This blog was created before the release of WCAG 2.2. For information on the most up-to-date WCAG standards, visit our WCAG Compliance page.

The WCAG criteria aim to make web content more accessible to a wider audience of people with disabilities. All success criteria are important access issues for people with disabilities. They address things beyond the usability problems that might be faced by all users. There are three levels of WCAG compliance:

  • WCAG A- Minimum level — without addressing these items, barriers exist that cannot be overcome by assistive technology. This level affects the broadest group with the most benefits and is essential.
  • WCAG AA -More accessible — With the minimum level of support, some barriers will still exist which impact certain groups of users. The criteria at this level establish a level of accessibility which should work with most assistive technology on desktop and mobile devices. Addressing Level AA criteria may impact the look of a page or affect site logic to a greater extent.
  • WCAG AAA – Even more accessible— Some AAA accessibility criteria cannot be applied everywhere, so level AAA is generally not required. That being said, even meeting level AAA does not make web pages accessible to everyone.

The WCAG criteria are cumulative—to conform to WCAG Level AA, you must first conform to A. To conform to WCAG Level AAA accessibility criteria, you just first conform to A and AA.

Understanding the success criteria 

The following description of factors comes from the Understanding Conformance document created by the Accessibility Guidelines working group at the W3C.

The success criteria were assigned to one of the three levels of conformance by the working group after taking into consideration a wide range of interacting issues. Some of the common factors evaluated when setting the level included:

  • Whether the success criterion is essential (in other words, if it isn’t met, then even assistive technology can’t make content accessible)
  • Whether it is possible to satisfy the success criterion for all websites and types of content that the success criteria would apply to (e.g., different topics, types of content, types of web technology)
  • Whether the success criterion requires skills that could reasonably be achieved by the content creators (that is, the knowledge and skill to meet the success criteria could be acquired in a week’s training or less)
  • Whether the success criterion would impose limits on the “look & feel” and/or function of the web page. (limits on function, presentation, freedom of expression, design or aesthetic that the success criteria might place on authors)
  • Whether there are no workarounds if the success criterion is not met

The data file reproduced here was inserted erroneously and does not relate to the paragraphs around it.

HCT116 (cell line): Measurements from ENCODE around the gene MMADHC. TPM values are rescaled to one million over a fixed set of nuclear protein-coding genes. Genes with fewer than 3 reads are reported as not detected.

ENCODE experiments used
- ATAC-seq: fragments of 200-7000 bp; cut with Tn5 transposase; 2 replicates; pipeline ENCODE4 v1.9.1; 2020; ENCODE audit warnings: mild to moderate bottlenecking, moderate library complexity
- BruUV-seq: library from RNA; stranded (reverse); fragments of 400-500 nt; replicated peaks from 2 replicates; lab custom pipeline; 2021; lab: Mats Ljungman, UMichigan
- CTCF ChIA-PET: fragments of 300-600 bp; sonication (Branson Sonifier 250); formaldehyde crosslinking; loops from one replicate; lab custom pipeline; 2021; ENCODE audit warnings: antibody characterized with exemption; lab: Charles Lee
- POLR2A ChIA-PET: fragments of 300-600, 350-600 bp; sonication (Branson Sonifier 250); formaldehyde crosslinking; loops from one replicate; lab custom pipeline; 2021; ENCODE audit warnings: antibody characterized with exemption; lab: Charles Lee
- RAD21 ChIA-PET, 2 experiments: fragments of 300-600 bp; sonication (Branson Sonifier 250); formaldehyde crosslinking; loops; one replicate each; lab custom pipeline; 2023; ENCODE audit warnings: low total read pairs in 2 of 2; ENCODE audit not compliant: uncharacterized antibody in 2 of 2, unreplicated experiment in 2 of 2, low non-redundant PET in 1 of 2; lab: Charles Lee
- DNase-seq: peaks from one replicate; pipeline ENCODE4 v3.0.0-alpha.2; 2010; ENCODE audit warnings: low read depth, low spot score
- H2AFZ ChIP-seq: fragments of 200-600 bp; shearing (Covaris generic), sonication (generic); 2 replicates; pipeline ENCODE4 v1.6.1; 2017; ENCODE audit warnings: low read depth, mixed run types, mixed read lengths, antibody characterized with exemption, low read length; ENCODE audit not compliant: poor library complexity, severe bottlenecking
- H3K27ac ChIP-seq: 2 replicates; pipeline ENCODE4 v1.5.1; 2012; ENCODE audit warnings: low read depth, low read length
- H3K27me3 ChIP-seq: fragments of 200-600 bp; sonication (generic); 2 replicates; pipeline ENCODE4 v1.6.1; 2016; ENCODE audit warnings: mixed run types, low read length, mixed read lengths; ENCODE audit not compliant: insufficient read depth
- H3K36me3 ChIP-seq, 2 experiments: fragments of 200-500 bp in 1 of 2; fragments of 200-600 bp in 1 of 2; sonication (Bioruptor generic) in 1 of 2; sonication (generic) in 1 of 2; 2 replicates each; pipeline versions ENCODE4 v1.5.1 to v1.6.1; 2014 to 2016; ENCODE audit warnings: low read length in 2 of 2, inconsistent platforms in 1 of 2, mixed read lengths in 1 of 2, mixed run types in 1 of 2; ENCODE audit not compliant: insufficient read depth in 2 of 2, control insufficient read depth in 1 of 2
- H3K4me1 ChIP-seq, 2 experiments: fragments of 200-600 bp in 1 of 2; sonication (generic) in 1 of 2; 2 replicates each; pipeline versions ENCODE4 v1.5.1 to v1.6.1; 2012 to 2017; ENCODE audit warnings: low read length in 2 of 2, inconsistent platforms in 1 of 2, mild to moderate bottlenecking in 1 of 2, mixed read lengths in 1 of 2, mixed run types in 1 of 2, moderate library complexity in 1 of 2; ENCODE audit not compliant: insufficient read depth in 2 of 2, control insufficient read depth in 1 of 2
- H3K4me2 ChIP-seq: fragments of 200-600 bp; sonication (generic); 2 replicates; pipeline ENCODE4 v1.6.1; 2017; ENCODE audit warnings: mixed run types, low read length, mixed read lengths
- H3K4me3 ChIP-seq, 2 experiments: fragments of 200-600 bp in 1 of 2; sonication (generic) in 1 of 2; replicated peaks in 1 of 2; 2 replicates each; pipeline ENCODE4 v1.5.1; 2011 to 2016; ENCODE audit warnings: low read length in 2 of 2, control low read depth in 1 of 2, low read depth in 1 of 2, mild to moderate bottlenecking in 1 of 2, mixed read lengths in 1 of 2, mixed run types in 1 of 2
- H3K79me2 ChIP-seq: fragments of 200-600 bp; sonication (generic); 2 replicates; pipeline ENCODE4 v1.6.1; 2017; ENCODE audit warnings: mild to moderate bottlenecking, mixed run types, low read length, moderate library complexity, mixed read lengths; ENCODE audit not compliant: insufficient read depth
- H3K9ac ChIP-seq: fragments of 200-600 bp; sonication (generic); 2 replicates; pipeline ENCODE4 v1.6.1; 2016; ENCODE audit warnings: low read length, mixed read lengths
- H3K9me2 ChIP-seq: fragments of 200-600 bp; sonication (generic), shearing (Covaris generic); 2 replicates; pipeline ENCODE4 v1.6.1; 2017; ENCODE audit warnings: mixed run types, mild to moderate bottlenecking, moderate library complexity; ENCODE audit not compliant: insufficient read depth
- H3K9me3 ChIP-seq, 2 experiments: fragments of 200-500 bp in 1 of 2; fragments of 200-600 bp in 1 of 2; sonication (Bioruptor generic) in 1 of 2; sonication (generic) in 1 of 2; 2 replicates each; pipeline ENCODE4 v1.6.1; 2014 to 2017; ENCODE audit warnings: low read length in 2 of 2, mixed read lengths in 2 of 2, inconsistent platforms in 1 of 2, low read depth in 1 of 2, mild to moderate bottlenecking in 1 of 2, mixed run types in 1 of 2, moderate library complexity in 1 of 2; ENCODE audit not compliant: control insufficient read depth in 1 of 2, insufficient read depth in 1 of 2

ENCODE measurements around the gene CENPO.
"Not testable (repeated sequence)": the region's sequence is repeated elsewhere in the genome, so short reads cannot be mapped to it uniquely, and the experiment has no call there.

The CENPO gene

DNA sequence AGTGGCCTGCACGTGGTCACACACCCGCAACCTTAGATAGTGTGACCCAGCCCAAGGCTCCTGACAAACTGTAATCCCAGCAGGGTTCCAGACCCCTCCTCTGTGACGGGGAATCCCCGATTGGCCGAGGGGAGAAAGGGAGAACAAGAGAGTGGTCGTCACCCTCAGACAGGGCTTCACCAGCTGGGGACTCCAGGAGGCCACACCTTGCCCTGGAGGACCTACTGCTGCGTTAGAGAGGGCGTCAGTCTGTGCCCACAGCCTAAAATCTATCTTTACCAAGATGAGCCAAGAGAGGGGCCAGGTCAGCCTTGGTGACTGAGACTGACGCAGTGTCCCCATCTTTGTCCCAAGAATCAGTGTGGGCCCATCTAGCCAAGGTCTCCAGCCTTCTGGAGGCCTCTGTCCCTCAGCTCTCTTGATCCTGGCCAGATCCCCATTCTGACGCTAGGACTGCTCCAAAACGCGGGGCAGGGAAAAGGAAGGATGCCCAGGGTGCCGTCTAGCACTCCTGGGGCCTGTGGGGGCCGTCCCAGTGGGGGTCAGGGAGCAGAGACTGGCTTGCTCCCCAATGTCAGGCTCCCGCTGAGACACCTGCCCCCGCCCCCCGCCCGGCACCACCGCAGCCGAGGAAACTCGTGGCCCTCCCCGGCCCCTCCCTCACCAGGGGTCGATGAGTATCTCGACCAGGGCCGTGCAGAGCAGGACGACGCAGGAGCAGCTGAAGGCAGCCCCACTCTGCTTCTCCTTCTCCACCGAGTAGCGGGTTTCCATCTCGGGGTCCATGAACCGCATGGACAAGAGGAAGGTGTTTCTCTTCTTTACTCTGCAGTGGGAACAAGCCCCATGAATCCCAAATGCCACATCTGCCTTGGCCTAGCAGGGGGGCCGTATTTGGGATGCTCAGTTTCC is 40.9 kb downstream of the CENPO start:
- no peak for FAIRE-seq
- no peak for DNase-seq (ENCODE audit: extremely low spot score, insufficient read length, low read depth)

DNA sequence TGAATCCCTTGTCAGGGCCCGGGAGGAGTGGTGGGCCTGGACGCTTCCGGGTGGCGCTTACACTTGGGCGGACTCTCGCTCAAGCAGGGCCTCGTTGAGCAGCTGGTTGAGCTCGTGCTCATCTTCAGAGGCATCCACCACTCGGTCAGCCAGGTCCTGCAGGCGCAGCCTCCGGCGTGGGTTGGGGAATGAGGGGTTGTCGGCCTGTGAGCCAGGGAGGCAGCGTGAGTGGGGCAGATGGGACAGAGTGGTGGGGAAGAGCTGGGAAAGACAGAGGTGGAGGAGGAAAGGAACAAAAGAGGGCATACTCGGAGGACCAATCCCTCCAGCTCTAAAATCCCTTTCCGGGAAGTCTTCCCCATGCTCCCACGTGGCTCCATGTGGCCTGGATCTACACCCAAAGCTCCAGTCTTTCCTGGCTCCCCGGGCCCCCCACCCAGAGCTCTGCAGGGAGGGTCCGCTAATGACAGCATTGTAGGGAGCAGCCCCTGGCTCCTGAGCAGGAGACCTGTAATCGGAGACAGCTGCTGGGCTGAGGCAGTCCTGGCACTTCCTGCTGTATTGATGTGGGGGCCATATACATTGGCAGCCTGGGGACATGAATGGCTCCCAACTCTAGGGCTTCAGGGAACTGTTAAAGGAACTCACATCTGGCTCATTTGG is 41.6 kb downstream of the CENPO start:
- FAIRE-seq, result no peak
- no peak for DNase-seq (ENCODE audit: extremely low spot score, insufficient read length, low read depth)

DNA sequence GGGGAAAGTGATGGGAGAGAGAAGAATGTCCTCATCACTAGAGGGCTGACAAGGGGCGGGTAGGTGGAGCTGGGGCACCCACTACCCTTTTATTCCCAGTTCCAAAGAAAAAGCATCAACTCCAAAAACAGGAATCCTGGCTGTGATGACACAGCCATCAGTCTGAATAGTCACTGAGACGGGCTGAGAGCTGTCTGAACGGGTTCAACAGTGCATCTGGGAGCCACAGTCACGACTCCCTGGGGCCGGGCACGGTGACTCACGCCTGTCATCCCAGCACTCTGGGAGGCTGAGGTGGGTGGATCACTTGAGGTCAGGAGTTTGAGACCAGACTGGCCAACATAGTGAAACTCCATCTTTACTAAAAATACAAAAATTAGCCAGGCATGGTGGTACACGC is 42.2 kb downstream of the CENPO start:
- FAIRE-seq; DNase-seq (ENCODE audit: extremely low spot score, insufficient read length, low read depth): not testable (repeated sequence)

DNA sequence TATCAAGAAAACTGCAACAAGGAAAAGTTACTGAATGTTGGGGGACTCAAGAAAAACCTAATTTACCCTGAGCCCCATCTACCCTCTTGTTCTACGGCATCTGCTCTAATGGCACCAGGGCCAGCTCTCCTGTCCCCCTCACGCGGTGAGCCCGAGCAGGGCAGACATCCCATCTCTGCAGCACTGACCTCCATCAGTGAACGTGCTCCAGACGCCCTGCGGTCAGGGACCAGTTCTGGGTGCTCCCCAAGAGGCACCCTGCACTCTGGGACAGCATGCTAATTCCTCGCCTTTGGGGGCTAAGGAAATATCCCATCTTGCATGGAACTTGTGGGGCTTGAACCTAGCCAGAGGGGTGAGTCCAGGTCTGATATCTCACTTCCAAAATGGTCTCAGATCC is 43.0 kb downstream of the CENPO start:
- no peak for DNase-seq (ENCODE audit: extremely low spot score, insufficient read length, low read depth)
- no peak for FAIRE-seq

Examples of WCAG Level A vs. WCAG AA criteria 

Let’s look at two familiar accessibility best practices, providing keyboard access and appropriate color contrast.

SC 2.1.1. Keyboard Access states:

2.1.1 Keyboard:All functionality of the content is operable through a keyboard interface without requiring specific timings for individual keystrokes, except where the underlying function requires input that depends on the path of the user’s movement and not just the endpoints. (Level A)

It is a Level A criterion because it’s something that can’t be worked around by assistive technology or user stylesheets. Without keyboard access, an insurmountable barrier will exist for those who require a keyboard to navigate.Adding keyboard access generally would not impact the appearance of the page.

On the other hand,SC 1.4.3 Contrast of Text and Images of Textstates:

1.4.3Contrast (Minimum):The visual presentation oftextandimages of texthas acontrast ratioof at least 4.5:1, except for the following: (Level AA)

  • Large Text:Large-scaletext and images of large-scale text have a contrast ratio of at least 3:1;
  • Incidental:Text or images of text that are part of an inactiveuser interface component, that arepure decoration, that are not visible to anyone, or that are part of a picture that contains significant other visual content, have no contrast requirement.
  • Logotypes:Text that is part of a logo or brand name has no minimum contrast requirement.

This success criterion was placed at the Level AA level likely because it impacts the visual appearance of the page and because it can be overwritten by stylesheets.

Even though contrast is an issue for some users, the ability to work around the issue with stylesheets likely made this a Level AA criterion rather than level A.

A or AA? Which do you choose? 

Most organizations and governments have decided on Level A and AA as the minimum level of conformance. Since AAA accessibility is not required and does not make web pages accessible to everyone most organizations focus on Level A and AA. Some governments and organizations have chosen to exclude a handful of criteria from a regulatory standpoint although this is not acceptable from a strict WCAG conformance level standpoint.

If you’d like to learn more about WCAG, visit our Resources Center.